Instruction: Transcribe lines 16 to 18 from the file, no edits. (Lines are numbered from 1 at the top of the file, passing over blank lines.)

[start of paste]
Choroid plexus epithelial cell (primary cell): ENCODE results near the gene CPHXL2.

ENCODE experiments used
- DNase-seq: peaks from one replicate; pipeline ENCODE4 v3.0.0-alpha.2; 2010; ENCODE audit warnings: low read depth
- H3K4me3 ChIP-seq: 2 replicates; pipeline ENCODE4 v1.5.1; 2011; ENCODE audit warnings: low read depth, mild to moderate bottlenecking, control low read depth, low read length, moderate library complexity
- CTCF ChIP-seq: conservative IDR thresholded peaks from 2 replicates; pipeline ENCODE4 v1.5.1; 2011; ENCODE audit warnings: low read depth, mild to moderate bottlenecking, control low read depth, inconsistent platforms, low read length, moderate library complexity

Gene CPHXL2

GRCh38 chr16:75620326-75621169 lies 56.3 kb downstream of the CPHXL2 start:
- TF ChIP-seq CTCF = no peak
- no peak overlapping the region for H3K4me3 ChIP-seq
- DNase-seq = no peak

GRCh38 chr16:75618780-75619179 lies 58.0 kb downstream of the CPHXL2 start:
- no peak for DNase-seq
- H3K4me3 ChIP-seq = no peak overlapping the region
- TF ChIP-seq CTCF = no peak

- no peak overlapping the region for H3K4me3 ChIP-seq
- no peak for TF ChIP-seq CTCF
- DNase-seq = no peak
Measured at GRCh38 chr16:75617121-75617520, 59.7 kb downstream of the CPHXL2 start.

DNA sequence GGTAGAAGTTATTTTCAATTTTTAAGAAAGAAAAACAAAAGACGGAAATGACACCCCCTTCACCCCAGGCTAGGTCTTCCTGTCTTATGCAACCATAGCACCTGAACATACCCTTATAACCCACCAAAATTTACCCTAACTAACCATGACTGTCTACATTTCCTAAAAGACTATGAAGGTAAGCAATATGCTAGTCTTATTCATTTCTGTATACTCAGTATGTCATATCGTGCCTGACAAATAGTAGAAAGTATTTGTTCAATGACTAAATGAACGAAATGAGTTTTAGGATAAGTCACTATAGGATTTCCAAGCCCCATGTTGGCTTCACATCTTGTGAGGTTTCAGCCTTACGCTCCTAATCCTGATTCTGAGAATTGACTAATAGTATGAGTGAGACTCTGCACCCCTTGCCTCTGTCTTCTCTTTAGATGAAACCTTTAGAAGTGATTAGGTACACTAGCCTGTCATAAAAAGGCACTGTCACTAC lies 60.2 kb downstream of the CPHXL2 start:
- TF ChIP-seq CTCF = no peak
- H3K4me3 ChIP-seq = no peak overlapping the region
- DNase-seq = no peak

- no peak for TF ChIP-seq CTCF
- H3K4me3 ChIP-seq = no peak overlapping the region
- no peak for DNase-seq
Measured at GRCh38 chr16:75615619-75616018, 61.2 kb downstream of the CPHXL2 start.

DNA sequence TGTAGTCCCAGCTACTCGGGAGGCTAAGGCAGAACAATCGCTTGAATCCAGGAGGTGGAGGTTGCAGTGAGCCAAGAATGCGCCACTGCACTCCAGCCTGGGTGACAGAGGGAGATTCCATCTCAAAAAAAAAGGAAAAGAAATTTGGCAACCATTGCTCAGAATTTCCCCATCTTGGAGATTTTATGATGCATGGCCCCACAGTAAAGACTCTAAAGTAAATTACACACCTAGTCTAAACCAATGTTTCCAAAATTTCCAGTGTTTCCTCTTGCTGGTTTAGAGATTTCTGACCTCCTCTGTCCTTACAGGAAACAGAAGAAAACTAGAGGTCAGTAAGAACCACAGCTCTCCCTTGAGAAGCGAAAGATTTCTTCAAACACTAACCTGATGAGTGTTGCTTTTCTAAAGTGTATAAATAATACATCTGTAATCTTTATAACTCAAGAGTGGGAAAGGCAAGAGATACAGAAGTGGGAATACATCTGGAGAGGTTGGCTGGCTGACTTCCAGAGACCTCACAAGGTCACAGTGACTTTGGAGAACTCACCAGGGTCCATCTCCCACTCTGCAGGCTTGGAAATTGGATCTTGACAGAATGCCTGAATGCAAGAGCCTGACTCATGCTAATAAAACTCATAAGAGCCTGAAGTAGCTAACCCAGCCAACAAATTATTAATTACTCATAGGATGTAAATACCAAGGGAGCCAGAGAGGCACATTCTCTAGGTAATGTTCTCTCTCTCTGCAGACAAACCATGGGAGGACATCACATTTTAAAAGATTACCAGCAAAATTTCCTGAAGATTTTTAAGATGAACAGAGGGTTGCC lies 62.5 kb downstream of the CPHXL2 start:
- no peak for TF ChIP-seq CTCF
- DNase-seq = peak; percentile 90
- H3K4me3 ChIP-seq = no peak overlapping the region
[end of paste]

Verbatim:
- no peak for TF ChIP-seq CTCF
- DNase-seq = no peak
Measured at GRCh38 chr16:75617121-75617520, 59.7 kb downstream of the CPHXL2 start.